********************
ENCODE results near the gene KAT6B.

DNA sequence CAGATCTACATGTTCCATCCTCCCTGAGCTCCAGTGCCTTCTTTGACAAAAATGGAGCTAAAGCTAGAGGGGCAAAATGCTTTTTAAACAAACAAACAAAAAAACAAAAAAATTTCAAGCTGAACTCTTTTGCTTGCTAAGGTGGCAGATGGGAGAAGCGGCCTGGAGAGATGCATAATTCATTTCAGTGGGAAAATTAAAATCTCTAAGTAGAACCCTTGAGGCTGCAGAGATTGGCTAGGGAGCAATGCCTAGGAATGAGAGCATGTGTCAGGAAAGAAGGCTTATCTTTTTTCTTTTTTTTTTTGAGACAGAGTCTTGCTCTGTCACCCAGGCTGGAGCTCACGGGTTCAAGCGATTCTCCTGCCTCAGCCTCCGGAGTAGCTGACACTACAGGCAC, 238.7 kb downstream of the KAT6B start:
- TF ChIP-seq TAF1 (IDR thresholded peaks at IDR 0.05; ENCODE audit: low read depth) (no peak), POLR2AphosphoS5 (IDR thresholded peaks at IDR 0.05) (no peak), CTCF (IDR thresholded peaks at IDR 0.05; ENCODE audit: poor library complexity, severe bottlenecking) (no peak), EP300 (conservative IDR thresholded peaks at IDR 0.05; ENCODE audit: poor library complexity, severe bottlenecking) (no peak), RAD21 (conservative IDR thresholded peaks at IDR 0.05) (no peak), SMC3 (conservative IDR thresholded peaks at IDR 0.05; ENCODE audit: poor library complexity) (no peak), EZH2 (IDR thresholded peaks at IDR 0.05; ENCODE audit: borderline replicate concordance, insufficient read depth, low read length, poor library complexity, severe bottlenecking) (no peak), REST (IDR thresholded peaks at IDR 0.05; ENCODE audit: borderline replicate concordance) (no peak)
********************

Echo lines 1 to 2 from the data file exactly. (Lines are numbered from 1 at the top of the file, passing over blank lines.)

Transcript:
ENCODE results near the gene KAT6B.

DNA sequence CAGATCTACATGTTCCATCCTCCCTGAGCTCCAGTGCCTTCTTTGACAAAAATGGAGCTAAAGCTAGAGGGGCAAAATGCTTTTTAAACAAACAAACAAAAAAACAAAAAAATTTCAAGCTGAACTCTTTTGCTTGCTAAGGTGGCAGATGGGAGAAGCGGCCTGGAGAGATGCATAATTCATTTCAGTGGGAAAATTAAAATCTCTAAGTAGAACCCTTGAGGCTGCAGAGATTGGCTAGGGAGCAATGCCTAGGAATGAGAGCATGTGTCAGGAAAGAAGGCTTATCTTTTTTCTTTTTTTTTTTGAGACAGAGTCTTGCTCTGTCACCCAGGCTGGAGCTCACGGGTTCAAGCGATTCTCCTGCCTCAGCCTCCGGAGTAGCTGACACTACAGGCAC, 238.7 kb downstream of the KAT6B start: